I do not usually do this but I honestly believe that a cogent reply to Mr. Ron Pulcer would not only be appropriate, but it may shed some light on the general view I have on politics in Rutland Town and how I believe it to be far superior to politics in general in our country today. And I am doing this specifically because, although I disagree with Mr. Pulcer’s arguments or beliefs, I find him a generally nice guy, intelligent, caring and upbeat and I have conversed with him on many occasions at our local Transfer Station and elsewhere.

I believe we can disagree and be civil and I try my very best not to let politics and ideology overcome our basic humanity as good people. It serves no useful purpose to dehumanize or attack the motives or character of decent citizens who have put themselves in the spotlight as political servants of their communities. Not only does this tactic detract from their message, but it also degrades the entire argument into a much more personal diatribe. We can, and should, do better.

One of the great failures of government bodies throughout the country has been their willingness to cave in to the wishes of vocal minorities on any issue of concern, no matter how eloquently expressed, and forget they have been put in office by a majority to serve an entire constituency. Instead, we have seen over and over decisions made in haste responding to minorities of one, two or a few relative to the total constituency of citizenry. This is not democracy, is not appropriate, and is not the mandate given to our elected leaders at any level, local, state or national; and it is a severe assault on majority rule in our country. I continue to have the pride in my town that it has not fallen to this minority governance.

Mr. Pulcer talks about “welcoming newcomers” but is quite sparse in citing any instances of Rutland Town government not welcoming anyone into our community, and rightly so. There are none to cite and that is precisely why our town should be praised, not criticized, for its inclusionary attitude over generations in this county.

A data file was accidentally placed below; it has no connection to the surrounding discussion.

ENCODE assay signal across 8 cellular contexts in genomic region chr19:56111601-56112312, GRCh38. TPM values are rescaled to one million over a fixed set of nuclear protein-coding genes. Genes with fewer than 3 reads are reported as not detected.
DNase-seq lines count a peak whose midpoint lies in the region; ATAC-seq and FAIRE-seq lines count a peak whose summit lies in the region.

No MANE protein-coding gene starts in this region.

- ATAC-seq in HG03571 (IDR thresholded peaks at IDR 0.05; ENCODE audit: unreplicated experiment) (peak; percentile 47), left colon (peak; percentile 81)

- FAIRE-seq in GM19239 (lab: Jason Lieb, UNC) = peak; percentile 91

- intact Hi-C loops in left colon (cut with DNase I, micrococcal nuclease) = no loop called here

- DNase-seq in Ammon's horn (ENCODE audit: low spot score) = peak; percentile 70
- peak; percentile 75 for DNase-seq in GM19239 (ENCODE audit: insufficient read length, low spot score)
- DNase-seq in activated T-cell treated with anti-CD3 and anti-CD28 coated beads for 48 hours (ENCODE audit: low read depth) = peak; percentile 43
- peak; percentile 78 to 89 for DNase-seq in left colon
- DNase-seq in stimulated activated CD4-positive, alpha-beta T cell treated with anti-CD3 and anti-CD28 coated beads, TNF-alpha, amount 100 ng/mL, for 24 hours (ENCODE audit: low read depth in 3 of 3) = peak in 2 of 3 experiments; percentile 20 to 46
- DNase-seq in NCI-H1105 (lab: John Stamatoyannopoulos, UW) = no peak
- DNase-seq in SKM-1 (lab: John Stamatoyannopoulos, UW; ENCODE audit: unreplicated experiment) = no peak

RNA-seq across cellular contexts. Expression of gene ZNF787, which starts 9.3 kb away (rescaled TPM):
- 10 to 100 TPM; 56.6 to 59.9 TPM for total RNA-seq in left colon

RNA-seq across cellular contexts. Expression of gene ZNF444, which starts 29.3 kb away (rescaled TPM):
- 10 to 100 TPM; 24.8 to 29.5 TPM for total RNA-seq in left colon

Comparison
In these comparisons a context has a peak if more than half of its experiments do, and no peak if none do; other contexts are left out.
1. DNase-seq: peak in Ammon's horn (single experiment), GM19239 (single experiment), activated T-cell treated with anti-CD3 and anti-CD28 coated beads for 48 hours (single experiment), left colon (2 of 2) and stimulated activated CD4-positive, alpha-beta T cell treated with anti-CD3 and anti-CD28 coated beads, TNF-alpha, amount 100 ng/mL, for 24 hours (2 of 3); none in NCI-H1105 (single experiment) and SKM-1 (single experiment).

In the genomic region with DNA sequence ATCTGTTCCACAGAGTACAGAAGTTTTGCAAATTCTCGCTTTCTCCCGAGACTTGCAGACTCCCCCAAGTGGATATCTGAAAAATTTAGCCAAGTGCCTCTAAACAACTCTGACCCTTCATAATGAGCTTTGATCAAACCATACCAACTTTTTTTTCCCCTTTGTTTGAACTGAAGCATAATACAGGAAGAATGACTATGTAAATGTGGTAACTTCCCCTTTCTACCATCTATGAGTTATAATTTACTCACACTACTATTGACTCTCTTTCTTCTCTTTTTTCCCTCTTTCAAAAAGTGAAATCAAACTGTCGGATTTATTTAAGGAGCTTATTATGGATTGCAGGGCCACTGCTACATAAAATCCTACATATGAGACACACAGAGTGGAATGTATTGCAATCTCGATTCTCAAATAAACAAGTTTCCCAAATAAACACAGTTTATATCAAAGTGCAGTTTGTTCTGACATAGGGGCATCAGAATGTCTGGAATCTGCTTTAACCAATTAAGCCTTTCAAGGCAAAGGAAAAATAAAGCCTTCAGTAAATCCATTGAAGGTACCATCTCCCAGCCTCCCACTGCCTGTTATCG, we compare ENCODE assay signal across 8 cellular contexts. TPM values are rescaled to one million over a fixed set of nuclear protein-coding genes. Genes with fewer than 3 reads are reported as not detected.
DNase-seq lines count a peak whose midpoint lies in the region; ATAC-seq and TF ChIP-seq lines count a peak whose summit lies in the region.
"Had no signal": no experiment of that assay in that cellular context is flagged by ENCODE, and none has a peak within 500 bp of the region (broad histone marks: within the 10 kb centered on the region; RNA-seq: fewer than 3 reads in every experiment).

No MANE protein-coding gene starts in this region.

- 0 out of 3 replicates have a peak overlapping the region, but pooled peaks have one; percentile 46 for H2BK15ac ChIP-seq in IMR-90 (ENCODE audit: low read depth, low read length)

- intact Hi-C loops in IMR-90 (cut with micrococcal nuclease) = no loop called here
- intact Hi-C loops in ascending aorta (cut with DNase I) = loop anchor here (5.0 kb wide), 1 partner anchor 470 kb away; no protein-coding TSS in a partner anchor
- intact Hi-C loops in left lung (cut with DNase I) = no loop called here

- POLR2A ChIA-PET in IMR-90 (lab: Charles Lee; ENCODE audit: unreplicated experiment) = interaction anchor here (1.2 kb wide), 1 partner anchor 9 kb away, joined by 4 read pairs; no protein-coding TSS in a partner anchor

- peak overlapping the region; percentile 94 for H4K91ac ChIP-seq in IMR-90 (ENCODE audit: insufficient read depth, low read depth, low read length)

I have been privileged to have been a part of this inclusion since 1970 when I chose to raise my family here and try and contribute to its progressive growth and development. As I look back at those 50-plus years and my service as moderator, Recreation Commission chairman, Select Board member, justice of the peace and BCA member, state representative in Montpelier (as a Democrat), Regional Ambulance Board member, volunteer fireman, and 17-year educator at RTS, I cannot even begin to tell you how many wonderful friends and citizens of our town I have been privileged to work with to make this town the great place it is, the welcoming place it is, the affordable place it is, the home that it is to great people. Those great people certainly include Ron Pulcer and those 10 or more citizens of our town who came to us with their request for a resolution of inclusion.

Ron cites towns that have adopted this resolution but he fails to state there are 255 municipalities in Vermont and he has cited eight as his magnanimous majority. He feels we are to be shamed for being part of a majority of 247 out of 255 — a great illustration of how shaming is used to foster minority over majority views and fortunately for good government, Rutland Town has been able to rise above that. Actions always speak louder than words and the actions of Rutland Town have always spoken very loudly for inclusion of all who choose to join our community.

I ran for office once again, at 76, because I saw a need for some balance in ideology in our town government. I have always felt that a healthy dialogue representing many different viewpoints always led to a more balanced solution to many challenges that face executives trying to run a town.

We have some liberal views, we have some more conservative views, we have some libertarian views and I believe that is very healthy for our town. That view has proven itself over decades and the proof is the affordability to live, work and play in a beautiful community. And it gives me great pride to let you know that, even with the challenges we have faced this entire year and beyond, our tax rate will continue to be stable, low and still affordable to our citizens, our roads continue to be well maintained, our school continued to educate our kids, in person, and our pool and recreational facilities are now open for inclusion of all, both town residents and visitors.

I know, in my heart and in my mind, the great majority of my fellow citizens feel exactly as I do in praising our town’s excellence. These are not word salad pronouncements. They are tangible, productive, positive reasons why we serve our community and I believe generations of us have done that very well.

Donald J. Chioffi lives in Rutland Town.

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(1) comment

Just sayin'

Keep burying your head in the sand, Don, with your flowery language and revisionist history. Let's just pretend that the incidents reported didn't happen. Oh, look.... the emperor STILL has no clothes!

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